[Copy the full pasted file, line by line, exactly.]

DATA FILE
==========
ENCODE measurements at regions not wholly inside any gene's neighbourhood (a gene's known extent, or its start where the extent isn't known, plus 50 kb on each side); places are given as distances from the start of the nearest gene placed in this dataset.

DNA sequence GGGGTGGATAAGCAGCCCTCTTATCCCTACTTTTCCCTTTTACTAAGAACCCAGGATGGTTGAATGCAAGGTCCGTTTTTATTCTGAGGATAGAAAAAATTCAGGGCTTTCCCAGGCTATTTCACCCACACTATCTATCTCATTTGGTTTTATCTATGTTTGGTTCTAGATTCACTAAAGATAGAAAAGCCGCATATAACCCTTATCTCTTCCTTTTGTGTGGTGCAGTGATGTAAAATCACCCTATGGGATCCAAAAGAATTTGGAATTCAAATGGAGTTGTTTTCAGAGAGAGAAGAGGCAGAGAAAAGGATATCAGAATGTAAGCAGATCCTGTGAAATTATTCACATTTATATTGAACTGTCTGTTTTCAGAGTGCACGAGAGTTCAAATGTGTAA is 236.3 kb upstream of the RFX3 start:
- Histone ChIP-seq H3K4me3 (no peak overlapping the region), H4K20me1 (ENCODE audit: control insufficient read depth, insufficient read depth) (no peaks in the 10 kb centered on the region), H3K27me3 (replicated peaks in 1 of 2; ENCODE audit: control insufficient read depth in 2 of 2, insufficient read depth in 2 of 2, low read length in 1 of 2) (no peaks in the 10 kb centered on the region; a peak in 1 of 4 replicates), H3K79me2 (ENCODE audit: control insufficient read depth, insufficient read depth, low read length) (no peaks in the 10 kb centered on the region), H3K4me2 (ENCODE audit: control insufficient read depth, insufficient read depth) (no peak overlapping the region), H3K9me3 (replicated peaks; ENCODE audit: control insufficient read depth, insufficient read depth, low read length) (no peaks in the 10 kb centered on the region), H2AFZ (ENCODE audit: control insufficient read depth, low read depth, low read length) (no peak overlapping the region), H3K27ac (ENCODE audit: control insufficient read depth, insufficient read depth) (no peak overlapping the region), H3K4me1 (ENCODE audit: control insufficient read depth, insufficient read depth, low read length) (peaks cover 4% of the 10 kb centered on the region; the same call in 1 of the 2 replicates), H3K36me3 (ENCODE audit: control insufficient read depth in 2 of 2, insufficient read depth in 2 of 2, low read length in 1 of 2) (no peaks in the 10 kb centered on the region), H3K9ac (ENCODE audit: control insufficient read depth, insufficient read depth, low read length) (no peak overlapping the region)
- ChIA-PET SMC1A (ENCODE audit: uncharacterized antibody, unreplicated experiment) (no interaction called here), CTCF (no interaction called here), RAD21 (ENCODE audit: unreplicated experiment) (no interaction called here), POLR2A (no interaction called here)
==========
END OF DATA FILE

ENCODE measurements at regions not wholly inside any gene's neighbourhood (a gene's known extent, or its start where the extent isn't known, plus 50 kb on each side); places are given as distances from the start of the nearest gene placed in this dataset.

DNA sequence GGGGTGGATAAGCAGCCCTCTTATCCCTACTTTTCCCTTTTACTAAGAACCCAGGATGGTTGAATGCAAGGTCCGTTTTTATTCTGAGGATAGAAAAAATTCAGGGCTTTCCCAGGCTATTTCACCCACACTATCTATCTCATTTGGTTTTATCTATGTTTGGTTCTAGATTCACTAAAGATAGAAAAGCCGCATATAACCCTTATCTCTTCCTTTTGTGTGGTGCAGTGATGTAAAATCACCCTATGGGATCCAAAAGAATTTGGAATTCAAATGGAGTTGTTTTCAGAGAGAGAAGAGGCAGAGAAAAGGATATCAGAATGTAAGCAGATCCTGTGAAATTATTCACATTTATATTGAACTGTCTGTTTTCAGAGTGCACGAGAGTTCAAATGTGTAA is 236.3 kb upstream of the RFX3 start:
- Histone ChIP-seq H3K4me3 (no peak overlapping the region), H4K20me1 (ENCODE audit: control insufficient read depth, insufficient read depth) (no peaks in the 10 kb centered on the region), H3K27me3 (replicated peaks in 1 of 2; ENCODE audit: control insufficient read depth in 2 of 2, insufficient read depth in 2 of 2, low read length in 1 of 2) (no peaks in the 10 kb centered on the region; a peak in 1 of 4 replicates), H3K79me2 (ENCODE audit: control insufficient read depth, insufficient read depth, low read length) (no peaks in the 10 kb centered on the region), H3K4me2 (ENCODE audit: control insufficient read depth, insufficient read depth) (no peak overlapping the region), H3K9me3 (replicated peaks; ENCODE audit: control insufficient read depth, insufficient read depth, low read length) (no peaks in the 10 kb centered on the region), H2AFZ (ENCODE audit: control insufficient read depth, low read depth, low read length) (no peak overlapping the region), H3K27ac (ENCODE audit: control insufficient read depth, insufficient read depth) (no peak overlapping the region), H3K4me1 (ENCODE audit: control insufficient read depth, insufficient read depth, low read length) (peaks cover 4% of the 10 kb centered on the region; the same call in 1 of the 2 replicates), H3K36me3 (ENCODE audit: control insufficient read depth in 2 of 2, insufficient read depth in 2 of 2, low read length in 1 of 2) (no peaks in the 10 kb centered on the region), H3K9ac (ENCODE audit: control insufficient read depth, insufficient read depth, low read length) (no peak overlapping the region)
- ChIA-PET SMC1A (ENCODE audit: uncharacterized antibody, unreplicated experiment) (no interaction called here), CTCF (no interaction called here), RAD21 (ENCODE audit: unreplicated experiment) (no interaction called here), POLR2A (no interaction called here)